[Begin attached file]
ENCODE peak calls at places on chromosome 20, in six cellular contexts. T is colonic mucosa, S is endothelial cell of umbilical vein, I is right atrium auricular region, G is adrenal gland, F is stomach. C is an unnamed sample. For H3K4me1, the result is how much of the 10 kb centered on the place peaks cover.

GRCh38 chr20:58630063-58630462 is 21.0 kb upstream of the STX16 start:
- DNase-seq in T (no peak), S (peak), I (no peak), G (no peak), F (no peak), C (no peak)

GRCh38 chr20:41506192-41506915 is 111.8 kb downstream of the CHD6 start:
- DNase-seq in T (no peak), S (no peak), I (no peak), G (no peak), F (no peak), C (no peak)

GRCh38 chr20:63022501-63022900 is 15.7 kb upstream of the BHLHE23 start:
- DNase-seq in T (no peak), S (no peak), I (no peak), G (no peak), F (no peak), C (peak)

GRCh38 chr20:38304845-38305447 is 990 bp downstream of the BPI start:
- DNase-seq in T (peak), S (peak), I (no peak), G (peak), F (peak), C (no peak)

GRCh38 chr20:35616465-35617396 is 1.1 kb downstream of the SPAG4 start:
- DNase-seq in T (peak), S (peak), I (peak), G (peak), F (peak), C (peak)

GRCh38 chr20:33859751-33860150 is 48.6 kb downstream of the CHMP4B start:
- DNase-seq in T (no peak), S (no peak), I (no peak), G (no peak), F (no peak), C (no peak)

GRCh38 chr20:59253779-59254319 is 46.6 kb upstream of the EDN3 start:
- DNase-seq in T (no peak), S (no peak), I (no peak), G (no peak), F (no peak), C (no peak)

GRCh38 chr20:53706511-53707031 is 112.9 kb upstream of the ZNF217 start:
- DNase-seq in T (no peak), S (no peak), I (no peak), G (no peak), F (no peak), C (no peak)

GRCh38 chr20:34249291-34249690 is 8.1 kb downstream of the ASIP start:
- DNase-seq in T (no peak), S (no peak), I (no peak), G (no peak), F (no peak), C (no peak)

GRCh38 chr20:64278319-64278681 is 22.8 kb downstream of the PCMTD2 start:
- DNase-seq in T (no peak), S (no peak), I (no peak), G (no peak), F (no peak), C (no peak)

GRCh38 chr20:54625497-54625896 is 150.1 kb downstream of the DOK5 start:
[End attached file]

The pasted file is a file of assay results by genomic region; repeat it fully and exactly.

ENCODE peak calls at places on chromosome 20, in six cellular contexts. T is colonic mucosa, S is endothelial cell of umbilical vein, I is right atrium auricular region, G is adrenal gland, F is stomach. C is an unnamed sample. For H3K4me1, the result is how much of the 10 kb centered on the place peaks cover.

GRCh38 chr20:58630063-58630462 is 21.0 kb upstream of the STX16 start:
- DNase-seq in T (no peak), S (peak), I (no peak), G (no peak), F (no peak), C (no peak)

GRCh38 chr20:41506192-41506915 is 111.8 kb downstream of the CHD6 start:
- DNase-seq in T (no peak), S (no peak), I (no peak), G (no peak), F (no peak), C (no peak)

GRCh38 chr20:63022501-63022900 is 15.7 kb upstream of the BHLHE23 start:
- DNase-seq in T (no peak), S (no peak), I (no peak), G (no peak), F (no peak), C (peak)

GRCh38 chr20:38304845-38305447 is 990 bp downstream of the BPI start:
- DNase-seq in T (peak), S (peak), I (no peak), G (peak), F (peak), C (no peak)

GRCh38 chr20:35616465-35617396 is 1.1 kb downstream of the SPAG4 start:
- DNase-seq in T (peak), S (peak), I (peak), G (peak), F (peak), C (peak)

GRCh38 chr20:33859751-33860150 is 48.6 kb downstream of the CHMP4B start:
- DNase-seq in T (no peak), S (no peak), I (no peak), G (no peak), F (no peak), C (no peak)

GRCh38 chr20:59253779-59254319 is 46.6 kb upstream of the EDN3 start:
- DNase-seq in T (no peak), S (no peak), I (no peak), G (no peak), F (no peak), C (no peak)

GRCh38 chr20:53706511-53707031 is 112.9 kb upstream of the ZNF217 start:
- DNase-seq in T (no peak), S (no peak), I (no peak), G (no peak), F (no peak), C (no peak)

GRCh38 chr20:34249291-34249690 is 8.1 kb downstream of the ASIP start:
- DNase-seq in T (no peak), S (no peak), I (no peak), G (no peak), F (no peak), C (no peak)

GRCh38 chr20:64278319-64278681 is 22.8 kb downstream of the PCMTD2 start:
- DNase-seq in T (no peak), S (no peak), I (no peak), G (no peak), F (no peak), C (no peak)

GRCh38 chr20:54625497-54625896 is 150.1 kb downstream of the DOK5 start: